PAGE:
NCAA investigating frosh Brown

KNOXVILLE -- An NCAA representative is in Knoxville investigating whether the amateur status of Tennessee freshman running back Bryce Brown has been violated, which could potentially make him ineligible.

Mike DeCesare, the NCAA’s assistant director for amateurism certification, has talked with Brown in the last day. Tennessee coach Lane Kiffin acknowledged Tuesday after practice that there was a question surrounding Brown’s amateur status and that the investigation had been a "gigantic distraction" for Brown, who was one of the top prospects in the country last year.

Sources told ESPN.com that the crux of the NCAA’s investigation revolves around Brown’s relationship with Brian Butler, who was Brown’s adviser/handler during his recruitment. Brown was one of several prospects that Butler mentored.

In particular, the NCAA is looking into some of the fundraising Brown accepted in high school to visit college campuses and what role Butler might have played.

"The NCAA continues to investigate [Brown] and his whole history going back to when he was young, and I know that bothers him," Kiffin said. "It’s pretty unfortunate."

At one point, Butler was charging money for recruiting updates involving Brown and other players on his PotentialPlayers.com Web site. He later stopped charging and made the information free.

The NCAA's investigation of Butler dates back to at least February when DeCesare visited Wichita to talk to several people there about Butler’s relationship with Brown. One of the people DeCesare met with at the time was Brian Byers, who was Brown’s former high school coach in Wichita.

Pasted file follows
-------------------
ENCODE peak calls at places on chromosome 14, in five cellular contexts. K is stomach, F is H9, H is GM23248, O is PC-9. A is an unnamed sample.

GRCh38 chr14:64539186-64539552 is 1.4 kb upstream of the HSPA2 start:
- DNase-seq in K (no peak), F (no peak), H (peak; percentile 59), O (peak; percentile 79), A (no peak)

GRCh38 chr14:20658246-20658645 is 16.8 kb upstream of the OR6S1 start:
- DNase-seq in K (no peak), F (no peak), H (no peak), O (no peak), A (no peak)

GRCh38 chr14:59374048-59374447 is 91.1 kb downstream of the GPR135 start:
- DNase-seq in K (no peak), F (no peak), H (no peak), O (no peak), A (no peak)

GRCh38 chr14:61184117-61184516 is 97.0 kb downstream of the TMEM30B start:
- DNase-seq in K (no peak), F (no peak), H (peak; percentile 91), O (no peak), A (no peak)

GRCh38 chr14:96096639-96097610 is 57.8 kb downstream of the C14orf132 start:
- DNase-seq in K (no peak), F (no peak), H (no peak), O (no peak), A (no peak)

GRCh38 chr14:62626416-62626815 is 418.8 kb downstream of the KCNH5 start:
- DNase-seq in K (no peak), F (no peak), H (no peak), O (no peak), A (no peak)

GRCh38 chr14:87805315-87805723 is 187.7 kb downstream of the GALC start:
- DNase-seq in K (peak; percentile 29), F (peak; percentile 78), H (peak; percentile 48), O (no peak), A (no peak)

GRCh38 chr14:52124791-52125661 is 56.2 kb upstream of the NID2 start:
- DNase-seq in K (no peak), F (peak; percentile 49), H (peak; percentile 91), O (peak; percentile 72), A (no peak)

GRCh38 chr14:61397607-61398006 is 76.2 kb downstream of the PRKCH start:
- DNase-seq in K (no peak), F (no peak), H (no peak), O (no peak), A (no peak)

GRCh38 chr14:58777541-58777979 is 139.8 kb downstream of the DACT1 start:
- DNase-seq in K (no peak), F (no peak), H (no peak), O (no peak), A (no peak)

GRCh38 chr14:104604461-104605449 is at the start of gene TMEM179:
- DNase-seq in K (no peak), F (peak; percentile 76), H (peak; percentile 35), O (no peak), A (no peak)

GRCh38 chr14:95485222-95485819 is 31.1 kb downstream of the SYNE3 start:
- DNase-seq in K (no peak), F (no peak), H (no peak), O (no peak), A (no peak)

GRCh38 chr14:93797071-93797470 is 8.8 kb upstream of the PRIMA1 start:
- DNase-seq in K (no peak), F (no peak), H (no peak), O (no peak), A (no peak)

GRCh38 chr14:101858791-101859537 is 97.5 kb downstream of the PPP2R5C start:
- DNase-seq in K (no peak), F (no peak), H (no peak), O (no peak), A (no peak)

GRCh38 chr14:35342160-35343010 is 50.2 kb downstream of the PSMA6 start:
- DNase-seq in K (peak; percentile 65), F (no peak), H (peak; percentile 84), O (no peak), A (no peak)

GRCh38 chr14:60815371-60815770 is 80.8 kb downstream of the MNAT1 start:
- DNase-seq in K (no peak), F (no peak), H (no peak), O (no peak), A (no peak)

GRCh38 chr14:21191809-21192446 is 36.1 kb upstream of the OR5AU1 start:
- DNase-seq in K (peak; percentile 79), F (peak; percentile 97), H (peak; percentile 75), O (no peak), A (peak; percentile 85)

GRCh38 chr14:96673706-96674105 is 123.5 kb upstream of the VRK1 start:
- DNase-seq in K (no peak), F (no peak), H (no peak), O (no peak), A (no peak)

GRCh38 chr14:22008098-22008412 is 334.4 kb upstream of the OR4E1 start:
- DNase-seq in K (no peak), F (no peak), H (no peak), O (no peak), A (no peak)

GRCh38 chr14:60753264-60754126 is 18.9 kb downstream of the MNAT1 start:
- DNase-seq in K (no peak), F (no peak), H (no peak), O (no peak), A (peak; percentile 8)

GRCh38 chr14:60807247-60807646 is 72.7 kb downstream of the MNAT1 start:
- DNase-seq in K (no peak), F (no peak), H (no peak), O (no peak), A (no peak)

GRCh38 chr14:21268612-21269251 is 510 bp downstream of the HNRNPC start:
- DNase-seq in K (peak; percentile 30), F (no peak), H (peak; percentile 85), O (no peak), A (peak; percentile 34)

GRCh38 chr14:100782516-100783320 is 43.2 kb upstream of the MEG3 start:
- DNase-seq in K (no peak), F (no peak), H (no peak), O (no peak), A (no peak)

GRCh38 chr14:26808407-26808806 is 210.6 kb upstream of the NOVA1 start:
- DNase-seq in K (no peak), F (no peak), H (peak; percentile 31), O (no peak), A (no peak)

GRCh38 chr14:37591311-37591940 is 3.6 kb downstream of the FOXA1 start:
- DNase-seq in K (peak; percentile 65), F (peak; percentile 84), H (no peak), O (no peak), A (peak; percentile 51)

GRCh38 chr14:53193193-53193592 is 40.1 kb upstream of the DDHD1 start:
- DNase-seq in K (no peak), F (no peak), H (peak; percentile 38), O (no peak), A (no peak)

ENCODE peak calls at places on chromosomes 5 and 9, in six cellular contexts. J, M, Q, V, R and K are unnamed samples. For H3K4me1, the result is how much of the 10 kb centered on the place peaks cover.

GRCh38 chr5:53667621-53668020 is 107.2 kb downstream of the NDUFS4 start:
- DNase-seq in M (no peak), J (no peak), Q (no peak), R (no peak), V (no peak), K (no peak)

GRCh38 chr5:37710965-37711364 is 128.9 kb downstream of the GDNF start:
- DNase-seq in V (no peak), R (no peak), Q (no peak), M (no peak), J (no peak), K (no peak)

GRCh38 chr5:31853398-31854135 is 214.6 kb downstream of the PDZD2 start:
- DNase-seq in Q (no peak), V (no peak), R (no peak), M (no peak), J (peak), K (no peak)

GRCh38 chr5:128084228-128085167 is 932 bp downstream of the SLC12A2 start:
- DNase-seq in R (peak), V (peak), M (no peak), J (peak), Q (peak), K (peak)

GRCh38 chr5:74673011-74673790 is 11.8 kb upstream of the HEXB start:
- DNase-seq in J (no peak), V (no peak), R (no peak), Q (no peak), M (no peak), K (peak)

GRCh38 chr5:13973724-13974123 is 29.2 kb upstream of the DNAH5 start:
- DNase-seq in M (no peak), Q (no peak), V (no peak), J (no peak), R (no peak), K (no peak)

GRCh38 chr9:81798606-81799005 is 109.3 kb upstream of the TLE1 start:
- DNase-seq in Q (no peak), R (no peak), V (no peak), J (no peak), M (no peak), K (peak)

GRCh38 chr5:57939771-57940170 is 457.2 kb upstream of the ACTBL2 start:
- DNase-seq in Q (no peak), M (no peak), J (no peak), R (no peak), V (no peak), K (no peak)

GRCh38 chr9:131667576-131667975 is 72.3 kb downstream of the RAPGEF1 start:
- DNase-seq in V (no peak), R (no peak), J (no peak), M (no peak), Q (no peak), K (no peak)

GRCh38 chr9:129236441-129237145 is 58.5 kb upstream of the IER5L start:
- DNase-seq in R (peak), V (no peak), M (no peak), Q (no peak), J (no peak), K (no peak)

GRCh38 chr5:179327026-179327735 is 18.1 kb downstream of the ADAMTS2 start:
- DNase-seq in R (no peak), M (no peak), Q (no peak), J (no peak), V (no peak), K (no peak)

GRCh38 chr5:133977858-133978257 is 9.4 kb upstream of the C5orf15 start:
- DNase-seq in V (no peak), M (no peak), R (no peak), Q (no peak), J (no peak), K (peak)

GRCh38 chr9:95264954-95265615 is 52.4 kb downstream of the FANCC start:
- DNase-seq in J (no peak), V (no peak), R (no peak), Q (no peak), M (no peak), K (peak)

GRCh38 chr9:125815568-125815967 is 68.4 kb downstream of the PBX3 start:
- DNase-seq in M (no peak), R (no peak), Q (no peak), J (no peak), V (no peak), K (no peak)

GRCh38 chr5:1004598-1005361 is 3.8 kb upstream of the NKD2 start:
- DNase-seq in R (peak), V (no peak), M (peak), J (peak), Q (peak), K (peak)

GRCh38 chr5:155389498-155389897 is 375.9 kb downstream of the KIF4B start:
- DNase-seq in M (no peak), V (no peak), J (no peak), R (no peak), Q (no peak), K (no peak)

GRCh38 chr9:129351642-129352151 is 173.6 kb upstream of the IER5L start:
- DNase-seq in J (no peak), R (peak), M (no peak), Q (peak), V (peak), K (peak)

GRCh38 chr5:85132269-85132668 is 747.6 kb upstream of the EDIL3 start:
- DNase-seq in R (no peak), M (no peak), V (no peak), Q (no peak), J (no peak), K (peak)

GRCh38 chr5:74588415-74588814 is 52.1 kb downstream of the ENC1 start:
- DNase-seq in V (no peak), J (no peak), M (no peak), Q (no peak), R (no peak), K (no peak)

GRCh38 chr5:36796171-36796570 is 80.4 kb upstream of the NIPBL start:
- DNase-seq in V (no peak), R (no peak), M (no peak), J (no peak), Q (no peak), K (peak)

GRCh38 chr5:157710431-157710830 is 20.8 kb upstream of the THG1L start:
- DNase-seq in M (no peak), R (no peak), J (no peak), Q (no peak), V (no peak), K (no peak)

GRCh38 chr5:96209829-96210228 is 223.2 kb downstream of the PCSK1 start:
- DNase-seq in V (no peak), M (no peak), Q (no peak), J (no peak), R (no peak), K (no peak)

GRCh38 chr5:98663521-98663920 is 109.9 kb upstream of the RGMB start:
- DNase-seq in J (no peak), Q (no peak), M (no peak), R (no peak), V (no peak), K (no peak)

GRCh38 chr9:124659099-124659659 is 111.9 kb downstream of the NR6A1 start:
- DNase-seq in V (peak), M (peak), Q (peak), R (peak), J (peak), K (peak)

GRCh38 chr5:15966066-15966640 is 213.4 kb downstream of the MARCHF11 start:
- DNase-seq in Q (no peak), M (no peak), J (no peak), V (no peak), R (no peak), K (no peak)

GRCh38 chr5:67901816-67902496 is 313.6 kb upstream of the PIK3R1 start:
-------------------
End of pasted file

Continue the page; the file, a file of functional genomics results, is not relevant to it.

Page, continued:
Butler told ESPN's Joe Schad on Tuesday night that he informed the NCAA that he did not intend to break any rules.

Butler said that he has explained to the NCAA about fundraising he did. He said he understands that he would have put the eligibility of the players in jeopardy had the trips been exclusively "for athletic purposes" but that the central element was meetings arranged with academic staffs.

Butler said he took Brown and the other players on a trip during Brown's sophomore year. He loaded the players on a bus and traveled to Florida, Florida State, Georgia, Ole Miss, Oklahoma, Oklahoma State and SMU, among other schools.

"We raised money for the trips with barbecues in front of Sam's Clubs and Wal-Marts," Butler told ESPN.com. "I called it an 'academic tour.' My intent was to broaden the minds of our young players."

Butler said in Brown's junior year, the journey was to campuses such as Kansas, Nebraska, Iowa State, Illinois, Northwestern and Notre Dame.

"If I thought this could put any of the players' eligibility in question, I would not have done it," Butler told ESPN.com. "And I understand I could have been if it was just for football reasons. But I explained it all to the NCAA and I think they understand it."

Butler said he did not spend any money out of his pocket for the trips, only spending what he raised for his non-profit entity.

"I know some people say I'm shady," Butler told ESPN.com. "I know some people think I'm an agent. But I'm not. I'm just trying to help some kids. We did everything on the up-and-up. We didn't take any handouts from anyone. I know my character. And I know I wouldn't jeopardize these kids."

Butler said if Brown is ineligible for any games, he'd take responsibility.

"I would feel terrible," Butler said. "I just want everyone to get to know the person Bryce is and to see the great player he is, too."

Tennessee officials are hopeful that the matter will be resolved soon and not drag out, but Kiffin conceded that he was worried about Brown’s status for the start of the season. The Vols open on Sept. 5 against Western Kentucky.

Information from ESPN.com's Chris Low and ESPN's Joe Schad contributed to this report.